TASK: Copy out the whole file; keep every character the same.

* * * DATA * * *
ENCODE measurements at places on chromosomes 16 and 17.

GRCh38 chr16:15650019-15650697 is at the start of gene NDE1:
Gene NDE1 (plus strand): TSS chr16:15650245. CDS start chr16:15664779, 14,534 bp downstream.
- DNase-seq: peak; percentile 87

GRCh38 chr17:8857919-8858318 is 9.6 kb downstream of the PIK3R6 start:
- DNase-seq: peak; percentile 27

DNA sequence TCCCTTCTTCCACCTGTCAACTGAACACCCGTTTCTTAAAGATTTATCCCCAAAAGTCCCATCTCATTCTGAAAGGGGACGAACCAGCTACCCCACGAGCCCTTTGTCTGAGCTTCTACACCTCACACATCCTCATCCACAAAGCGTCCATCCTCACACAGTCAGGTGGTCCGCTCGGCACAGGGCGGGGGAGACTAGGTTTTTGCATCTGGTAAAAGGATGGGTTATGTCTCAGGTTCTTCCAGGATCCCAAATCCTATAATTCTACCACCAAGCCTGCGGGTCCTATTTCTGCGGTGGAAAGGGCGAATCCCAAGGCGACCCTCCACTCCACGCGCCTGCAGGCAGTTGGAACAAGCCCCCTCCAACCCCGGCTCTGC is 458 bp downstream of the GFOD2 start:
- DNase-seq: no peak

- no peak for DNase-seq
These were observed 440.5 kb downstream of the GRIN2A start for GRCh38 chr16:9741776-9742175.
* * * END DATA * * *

ENCODE measurements at places on chromosomes 16 and 17.

GRCh38 chr16:15650019-15650697 is at the start of gene NDE1:
Gene NDE1 (plus strand): TSS chr16:15650245. CDS start chr16:15664779, 14,534 bp downstream.
- DNase-seq: peak; percentile 87

GRCh38 chr17:8857919-8858318 is 9.6 kb downstream of the PIK3R6 start:
- DNase-seq: peak; percentile 27

DNA sequence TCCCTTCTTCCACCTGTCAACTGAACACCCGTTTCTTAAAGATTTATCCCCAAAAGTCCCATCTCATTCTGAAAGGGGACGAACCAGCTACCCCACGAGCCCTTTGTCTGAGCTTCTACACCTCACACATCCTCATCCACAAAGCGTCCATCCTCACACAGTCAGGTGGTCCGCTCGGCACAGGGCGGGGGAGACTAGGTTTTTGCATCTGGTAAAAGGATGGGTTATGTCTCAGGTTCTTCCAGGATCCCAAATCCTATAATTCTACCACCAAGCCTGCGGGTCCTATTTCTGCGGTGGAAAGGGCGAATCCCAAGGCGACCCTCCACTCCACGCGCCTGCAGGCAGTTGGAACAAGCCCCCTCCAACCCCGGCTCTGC is 458 bp downstream of the GFOD2 start:
- DNase-seq: no peak

- no peak for DNase-seq
These were observed 440.5 kb downstream of the GRIN2A start for GRCh38 chr16:9741776-9742175.